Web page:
Asteraceae (Composite Sunflower) Family
The Large-flower Coreopsis is used extensively by the Department of Transportation in wildflower plots along the Interstate system, particularly in coastal areas and Panhandle Florida. Preferred habitat is thin woods, roadsides, ditches and the margin of stagnant ponds. Distribution is throughout the Escambia region.
Plant is an upright, smooth slightly hairy perennial from rhizomes.
The leaves are stalked, alternate on the stem, deeply lobed with some segments lobed again (pinnately divided). Tips are long pointed and base graduates to a narrow base.
Flowers are large, yellow or orange in color, often with two tiers of petals. Flower heads are at the end of the flowering stem, symmetrical in form and resting atop long, stout stalks. Disc flowers are bisexual while all ray flowers are female bearing toothed margins. The heads are supported by reddish inner bracts that are broadly triangular and dark green outer bracts. Flowers may occur in any season but the plant is usually seen as an autumn bloomer.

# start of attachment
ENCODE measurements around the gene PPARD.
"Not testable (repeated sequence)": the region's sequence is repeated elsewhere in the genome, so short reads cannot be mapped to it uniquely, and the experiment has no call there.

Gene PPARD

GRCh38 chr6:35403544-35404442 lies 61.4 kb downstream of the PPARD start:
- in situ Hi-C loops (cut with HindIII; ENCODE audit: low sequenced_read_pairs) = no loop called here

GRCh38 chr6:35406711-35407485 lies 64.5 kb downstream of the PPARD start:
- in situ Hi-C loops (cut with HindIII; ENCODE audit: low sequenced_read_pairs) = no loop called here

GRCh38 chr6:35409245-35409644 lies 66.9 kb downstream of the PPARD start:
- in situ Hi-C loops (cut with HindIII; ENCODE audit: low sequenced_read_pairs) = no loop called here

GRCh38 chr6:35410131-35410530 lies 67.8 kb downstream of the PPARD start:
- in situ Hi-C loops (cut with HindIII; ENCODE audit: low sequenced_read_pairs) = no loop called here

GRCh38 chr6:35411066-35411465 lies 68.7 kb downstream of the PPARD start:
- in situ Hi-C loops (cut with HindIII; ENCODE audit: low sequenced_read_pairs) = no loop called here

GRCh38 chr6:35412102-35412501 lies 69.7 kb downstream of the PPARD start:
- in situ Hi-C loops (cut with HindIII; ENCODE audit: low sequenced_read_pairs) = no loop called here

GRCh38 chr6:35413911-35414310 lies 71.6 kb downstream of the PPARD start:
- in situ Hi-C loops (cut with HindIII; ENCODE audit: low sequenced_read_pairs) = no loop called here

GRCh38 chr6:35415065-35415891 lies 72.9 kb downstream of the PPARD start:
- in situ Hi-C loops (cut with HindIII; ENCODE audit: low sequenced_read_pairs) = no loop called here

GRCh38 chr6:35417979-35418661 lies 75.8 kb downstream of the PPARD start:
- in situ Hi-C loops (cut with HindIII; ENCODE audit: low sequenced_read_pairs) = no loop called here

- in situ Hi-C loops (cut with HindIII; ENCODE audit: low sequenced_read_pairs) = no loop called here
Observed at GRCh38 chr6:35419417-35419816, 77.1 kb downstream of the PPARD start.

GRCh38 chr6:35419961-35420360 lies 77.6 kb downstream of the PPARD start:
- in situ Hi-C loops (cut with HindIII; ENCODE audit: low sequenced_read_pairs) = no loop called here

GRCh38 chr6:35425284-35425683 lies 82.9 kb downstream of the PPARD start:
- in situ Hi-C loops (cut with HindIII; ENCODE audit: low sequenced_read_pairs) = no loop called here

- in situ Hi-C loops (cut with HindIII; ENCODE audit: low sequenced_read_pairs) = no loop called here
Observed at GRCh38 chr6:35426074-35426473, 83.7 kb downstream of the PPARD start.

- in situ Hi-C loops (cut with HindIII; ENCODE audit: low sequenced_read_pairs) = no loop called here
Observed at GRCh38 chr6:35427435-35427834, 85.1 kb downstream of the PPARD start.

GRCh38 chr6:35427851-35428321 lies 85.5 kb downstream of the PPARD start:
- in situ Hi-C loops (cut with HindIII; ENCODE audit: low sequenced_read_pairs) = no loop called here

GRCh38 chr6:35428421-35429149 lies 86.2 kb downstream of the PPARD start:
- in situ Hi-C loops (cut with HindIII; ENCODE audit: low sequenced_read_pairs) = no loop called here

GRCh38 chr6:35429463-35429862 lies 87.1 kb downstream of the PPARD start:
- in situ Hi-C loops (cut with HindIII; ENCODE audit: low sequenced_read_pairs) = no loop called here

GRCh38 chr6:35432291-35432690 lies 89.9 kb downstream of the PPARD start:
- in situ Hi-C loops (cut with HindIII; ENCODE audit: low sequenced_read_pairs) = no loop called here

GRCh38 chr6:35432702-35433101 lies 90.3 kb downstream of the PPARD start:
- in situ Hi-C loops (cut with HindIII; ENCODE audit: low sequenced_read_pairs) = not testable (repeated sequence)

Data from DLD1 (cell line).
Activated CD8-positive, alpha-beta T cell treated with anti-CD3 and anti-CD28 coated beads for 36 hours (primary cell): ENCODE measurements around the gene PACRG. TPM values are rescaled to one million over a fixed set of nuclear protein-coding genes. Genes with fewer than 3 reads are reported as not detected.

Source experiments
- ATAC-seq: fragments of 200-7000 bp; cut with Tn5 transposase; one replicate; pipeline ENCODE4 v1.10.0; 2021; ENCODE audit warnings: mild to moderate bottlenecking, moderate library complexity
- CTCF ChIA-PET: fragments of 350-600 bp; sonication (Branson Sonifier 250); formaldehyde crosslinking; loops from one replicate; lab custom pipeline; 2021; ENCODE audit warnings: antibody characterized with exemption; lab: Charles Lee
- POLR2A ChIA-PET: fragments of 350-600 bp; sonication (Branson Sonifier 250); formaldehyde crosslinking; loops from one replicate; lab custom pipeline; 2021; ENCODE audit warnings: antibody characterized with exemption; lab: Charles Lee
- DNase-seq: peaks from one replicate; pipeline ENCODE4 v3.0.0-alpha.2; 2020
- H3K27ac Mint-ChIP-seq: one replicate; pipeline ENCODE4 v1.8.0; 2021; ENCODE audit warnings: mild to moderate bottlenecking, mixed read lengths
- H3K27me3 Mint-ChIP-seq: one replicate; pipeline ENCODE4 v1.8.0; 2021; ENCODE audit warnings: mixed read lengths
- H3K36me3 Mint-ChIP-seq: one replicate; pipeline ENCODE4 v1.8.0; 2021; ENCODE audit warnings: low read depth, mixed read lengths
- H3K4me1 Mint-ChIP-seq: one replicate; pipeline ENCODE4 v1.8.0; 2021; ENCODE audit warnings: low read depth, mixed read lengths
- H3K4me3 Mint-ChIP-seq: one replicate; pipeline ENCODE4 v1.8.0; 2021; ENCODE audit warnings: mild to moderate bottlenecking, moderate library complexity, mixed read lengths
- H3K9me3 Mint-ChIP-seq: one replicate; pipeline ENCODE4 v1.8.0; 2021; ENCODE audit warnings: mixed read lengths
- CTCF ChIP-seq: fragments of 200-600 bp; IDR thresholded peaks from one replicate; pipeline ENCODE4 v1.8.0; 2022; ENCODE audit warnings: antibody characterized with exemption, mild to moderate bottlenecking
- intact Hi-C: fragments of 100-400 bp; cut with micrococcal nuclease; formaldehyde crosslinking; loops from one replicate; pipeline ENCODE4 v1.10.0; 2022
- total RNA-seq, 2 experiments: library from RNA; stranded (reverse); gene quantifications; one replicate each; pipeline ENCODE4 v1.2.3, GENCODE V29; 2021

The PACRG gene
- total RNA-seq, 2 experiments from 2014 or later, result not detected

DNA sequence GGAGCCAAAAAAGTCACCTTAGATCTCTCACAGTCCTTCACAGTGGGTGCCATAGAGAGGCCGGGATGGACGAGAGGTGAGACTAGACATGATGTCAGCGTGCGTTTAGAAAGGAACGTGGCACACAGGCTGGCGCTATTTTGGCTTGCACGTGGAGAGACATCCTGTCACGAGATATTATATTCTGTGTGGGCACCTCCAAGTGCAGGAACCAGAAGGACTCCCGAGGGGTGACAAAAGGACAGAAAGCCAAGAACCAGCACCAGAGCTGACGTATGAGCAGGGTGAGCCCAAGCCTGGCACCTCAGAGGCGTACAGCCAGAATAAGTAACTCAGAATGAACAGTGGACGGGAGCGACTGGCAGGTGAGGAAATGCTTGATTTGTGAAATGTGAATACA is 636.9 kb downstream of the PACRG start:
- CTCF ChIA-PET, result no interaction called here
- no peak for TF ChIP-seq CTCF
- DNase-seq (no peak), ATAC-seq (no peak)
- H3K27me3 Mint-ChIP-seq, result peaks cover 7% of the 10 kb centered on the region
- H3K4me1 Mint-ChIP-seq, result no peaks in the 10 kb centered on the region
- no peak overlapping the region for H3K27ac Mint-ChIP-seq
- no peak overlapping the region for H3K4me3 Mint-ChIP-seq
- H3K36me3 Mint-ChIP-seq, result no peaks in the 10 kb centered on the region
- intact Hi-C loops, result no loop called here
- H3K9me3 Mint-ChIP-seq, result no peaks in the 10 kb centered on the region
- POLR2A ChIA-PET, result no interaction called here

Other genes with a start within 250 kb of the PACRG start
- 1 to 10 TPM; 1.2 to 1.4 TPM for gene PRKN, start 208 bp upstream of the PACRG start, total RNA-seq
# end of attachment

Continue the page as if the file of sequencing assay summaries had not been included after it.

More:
Fruit is achene (a seed which outer layer is fused to it).
The C. floridana, of south and central Florida, is closely related to this plant and is the forerunner to the more domesticated species.